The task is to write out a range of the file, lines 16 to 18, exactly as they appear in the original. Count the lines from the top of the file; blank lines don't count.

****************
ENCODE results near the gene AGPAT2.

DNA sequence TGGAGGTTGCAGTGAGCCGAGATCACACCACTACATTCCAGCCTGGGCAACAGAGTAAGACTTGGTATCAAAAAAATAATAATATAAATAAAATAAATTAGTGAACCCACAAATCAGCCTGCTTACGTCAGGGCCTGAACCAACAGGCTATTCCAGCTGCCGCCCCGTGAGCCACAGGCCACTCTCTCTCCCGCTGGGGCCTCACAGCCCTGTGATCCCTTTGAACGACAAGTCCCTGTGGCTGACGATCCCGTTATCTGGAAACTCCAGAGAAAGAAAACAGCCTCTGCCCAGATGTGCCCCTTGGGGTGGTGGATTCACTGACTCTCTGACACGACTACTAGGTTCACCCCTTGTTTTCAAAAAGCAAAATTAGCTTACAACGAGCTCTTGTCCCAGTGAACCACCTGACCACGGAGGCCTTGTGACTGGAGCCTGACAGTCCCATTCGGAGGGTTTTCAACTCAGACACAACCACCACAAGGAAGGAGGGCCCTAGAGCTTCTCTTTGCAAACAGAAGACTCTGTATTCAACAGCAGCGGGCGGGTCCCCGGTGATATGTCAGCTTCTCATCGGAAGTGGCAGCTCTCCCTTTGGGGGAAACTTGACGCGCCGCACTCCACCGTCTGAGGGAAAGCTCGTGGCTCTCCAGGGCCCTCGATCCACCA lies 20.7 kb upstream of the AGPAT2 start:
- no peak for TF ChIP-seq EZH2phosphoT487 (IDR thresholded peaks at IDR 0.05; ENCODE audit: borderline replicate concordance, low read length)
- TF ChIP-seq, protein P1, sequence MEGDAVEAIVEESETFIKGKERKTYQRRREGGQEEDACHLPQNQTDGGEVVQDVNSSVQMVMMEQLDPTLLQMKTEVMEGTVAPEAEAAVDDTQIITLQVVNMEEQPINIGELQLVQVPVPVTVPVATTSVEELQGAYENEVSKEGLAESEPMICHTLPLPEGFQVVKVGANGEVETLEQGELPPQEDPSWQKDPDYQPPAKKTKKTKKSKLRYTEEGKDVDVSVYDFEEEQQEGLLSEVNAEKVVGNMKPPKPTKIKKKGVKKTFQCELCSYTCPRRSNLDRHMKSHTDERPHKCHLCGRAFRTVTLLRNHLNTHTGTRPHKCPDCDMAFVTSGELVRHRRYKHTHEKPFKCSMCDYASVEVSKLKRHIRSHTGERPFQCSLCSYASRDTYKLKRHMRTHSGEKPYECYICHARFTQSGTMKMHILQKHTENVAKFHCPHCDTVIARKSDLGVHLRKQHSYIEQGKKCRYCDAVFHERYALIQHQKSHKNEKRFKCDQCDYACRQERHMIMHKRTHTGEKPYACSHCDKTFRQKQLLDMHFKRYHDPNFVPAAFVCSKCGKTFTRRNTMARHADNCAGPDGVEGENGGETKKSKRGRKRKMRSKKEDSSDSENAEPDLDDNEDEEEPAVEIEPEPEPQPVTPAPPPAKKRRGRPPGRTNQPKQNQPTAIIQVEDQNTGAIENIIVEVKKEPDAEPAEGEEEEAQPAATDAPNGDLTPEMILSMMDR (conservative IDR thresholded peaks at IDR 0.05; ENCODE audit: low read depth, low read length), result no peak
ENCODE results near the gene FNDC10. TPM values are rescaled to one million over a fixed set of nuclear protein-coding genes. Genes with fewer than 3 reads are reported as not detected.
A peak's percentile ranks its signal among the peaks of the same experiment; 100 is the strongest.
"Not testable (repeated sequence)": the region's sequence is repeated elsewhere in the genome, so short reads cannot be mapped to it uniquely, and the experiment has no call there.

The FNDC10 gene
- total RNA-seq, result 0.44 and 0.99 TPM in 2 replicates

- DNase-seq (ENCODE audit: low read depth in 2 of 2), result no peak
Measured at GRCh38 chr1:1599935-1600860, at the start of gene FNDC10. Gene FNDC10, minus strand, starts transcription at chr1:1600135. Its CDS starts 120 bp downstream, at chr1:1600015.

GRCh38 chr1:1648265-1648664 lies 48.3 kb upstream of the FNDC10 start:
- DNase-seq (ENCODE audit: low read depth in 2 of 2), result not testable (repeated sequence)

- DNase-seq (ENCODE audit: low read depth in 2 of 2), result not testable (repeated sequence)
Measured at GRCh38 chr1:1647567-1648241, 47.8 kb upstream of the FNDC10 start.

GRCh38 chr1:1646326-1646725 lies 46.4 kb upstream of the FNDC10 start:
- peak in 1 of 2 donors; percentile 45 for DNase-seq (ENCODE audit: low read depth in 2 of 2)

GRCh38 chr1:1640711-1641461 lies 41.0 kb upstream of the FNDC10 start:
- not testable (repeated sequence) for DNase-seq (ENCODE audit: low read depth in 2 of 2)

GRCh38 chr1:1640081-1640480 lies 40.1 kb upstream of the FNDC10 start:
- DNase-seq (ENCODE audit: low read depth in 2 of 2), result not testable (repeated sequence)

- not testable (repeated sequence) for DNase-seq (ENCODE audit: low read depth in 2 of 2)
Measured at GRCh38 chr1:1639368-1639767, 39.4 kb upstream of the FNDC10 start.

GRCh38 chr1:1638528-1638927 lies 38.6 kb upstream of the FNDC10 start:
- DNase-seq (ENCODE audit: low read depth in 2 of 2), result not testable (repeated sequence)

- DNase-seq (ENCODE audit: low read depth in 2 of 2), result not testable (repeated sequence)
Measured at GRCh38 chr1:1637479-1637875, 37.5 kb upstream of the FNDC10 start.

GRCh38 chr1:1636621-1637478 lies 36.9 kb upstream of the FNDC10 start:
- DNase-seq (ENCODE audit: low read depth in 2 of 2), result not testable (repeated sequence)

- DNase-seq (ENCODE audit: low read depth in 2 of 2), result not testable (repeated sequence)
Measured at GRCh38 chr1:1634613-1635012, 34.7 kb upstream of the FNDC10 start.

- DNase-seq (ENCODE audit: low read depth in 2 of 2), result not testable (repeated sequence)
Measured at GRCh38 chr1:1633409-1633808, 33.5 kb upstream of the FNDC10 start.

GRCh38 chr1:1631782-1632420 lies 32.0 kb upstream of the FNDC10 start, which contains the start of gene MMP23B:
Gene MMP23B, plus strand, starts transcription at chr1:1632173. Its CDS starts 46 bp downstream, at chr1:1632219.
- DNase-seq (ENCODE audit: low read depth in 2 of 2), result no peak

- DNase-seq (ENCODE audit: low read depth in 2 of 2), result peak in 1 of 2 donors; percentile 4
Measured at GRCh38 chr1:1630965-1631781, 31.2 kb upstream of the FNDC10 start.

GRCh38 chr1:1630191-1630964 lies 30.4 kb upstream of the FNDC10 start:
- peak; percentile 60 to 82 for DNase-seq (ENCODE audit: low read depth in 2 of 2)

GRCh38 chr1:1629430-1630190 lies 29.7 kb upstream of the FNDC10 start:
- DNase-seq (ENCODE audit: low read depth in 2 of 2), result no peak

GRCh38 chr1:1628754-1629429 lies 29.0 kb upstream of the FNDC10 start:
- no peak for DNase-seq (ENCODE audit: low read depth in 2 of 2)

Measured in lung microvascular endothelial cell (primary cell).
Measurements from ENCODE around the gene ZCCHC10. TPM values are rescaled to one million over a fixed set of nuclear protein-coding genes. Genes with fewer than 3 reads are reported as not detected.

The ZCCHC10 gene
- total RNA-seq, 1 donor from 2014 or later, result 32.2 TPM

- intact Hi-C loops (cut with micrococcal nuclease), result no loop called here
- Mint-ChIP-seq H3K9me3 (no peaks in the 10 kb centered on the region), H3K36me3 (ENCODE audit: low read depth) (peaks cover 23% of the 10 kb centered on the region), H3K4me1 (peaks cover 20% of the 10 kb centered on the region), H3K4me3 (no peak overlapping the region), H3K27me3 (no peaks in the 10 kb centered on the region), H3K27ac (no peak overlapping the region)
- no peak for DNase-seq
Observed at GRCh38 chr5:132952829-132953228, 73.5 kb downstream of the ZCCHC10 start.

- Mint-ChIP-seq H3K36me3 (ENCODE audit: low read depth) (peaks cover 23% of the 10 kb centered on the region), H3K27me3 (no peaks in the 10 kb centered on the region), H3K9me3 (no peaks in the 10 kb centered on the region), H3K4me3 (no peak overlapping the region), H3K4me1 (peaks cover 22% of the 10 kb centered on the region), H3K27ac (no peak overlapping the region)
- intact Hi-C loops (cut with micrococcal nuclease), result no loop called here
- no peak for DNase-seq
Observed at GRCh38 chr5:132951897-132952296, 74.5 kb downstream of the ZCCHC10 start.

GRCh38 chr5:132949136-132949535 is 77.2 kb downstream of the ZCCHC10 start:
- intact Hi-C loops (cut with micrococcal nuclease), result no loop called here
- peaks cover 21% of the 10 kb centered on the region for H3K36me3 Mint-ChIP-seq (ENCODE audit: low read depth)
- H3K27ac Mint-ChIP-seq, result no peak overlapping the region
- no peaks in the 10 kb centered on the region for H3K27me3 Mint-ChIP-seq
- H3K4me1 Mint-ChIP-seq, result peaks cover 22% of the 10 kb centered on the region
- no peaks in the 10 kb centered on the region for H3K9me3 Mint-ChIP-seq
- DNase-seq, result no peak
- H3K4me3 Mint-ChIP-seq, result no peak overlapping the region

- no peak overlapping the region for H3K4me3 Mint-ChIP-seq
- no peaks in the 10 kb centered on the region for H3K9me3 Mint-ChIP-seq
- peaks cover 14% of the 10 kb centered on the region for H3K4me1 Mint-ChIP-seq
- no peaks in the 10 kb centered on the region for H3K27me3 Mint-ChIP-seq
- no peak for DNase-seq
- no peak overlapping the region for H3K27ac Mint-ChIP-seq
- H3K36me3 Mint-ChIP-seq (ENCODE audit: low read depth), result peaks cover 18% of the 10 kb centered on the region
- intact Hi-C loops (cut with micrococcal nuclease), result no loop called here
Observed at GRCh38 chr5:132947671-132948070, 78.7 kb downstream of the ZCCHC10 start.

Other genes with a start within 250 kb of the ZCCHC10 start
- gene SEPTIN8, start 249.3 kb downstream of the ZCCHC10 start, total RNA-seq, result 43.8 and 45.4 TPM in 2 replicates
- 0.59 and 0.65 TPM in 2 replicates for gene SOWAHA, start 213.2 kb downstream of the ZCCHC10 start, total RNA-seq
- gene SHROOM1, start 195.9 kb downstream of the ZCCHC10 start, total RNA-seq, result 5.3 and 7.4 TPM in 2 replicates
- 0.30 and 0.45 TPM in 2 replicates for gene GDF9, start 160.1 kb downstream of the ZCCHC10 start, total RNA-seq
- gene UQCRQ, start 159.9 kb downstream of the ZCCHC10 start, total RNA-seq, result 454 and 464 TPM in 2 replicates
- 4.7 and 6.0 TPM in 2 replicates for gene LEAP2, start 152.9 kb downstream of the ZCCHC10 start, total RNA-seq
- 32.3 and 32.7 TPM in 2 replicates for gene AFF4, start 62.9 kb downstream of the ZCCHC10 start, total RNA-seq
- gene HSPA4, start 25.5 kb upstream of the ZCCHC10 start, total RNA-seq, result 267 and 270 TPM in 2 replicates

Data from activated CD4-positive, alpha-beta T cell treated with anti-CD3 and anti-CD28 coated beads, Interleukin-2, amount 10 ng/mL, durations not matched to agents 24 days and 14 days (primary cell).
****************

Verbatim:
GRCh38 chr1:1646326-1646725 lies 46.4 kb upstream of the FNDC10 start:
- peak in 1 of 2 donors; percentile 45 for DNase-seq (ENCODE audit: low read depth in 2 of 2)

GRCh38 chr1:1640711-1641461 lies 41.0 kb upstream of the FNDC10 start: